Copyright 2014 Library Journal, LLC Used with permission.

  • Entertainment Weekly "Gripping . . . Both author and lead character have cranked up the emotional stakes. . . . With Golden Son, [Pierce] Brown avoids the sophomore slump, charging the novel with the kind of dystopia-toppling action you'd expect in a trilogy ender, not a middle volume. On virtually every level, this is a sequel that hates sequels--a perfect fit for a hero who already defies the tropes. [Grade:] A"
  • Tor.com "It's a far superior sequel, in fact: one of the rare breed of reads that improves upon its predecessor in every conceivable category. . . . In a word, Golden Son is stunning. Never mind how little we've seen of 2015: Among science fiction fans, it should be a shoo-in for book of the year."
  • Publishers Weekly "Pierce Brown is a prodigy. As great as the first book of the Red Rising Trilogy is, Golden Son is even better. A wild ride full of suspense, intrigue, and serious ass-kicking bravado, it's expertly written and emotionally engaging, with top-notch universe-building that begs for further exploration. I want more!"--Christopher Golden, New York Times bestselling author of Snowblind "The stakes are even higher than they were in Red Rising, and the twists and turns of the story are every bit as exciting. The jaw-dropper of an ending will leave readers hungry for the conclusion to Brown's wholly original, completely thrilling saga."--Booklist (starred review) "Dramatic . . . the rare middle book that loses almost no momentum as it sets up the final installment."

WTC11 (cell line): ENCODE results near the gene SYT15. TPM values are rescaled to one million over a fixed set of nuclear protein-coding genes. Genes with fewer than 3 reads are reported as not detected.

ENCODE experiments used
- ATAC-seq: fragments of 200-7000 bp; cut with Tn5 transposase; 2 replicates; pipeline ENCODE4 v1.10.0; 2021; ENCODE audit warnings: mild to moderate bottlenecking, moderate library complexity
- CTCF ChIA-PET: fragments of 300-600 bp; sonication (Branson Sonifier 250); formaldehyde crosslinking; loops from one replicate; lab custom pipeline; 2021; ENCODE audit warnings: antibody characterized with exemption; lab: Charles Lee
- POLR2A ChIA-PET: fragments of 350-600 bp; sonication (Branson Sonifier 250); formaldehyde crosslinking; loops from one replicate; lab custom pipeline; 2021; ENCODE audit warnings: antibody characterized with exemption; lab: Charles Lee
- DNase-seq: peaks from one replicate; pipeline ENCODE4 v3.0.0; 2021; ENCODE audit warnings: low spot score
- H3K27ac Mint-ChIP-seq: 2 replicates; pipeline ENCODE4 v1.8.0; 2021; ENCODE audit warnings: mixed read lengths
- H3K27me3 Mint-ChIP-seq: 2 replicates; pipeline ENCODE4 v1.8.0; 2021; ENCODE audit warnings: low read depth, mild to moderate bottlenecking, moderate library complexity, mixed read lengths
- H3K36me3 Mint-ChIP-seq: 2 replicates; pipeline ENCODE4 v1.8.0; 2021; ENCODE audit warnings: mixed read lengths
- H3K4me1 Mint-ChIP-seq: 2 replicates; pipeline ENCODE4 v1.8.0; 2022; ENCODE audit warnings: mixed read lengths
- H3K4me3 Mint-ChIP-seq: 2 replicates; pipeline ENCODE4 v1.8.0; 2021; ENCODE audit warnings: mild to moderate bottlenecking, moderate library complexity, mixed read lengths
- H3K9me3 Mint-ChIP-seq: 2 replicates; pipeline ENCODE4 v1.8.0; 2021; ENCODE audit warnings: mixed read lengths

• The Huffington Post "[A] spectacular adventure . . . one heart-pounding ride . . . Pierce Brown's dizzyingly good debut novel evokes The Hunger Games, Lord of the Flies, and Ender's Game. . . . [Red Rising] has everything it needs to become meteoric."--Entertainment Weekly "[A] top-notch debut novel . . . Red Rising ascends above a crowded dystopian field."--USA Today "Compulsively readable and exceedingly entertaining . . . [a] must for both fans of classic sci-fi and fervent followers of new school dystopian epics."--Examiner.com "A story of vengeance, warfare and the quest for power . . . reminiscent of The Hunger Games and Game of Thrones."--Kirkus Reviews "Fast-paced, gripping, well-written--the sort of book you cannot put down."--Terry Brooks, New York Times bestselling author of The Sword of Shannara "Pierce Brown has done an astounding job at delivering a powerful piece of literature that will definitely make a mark in the minds of readers."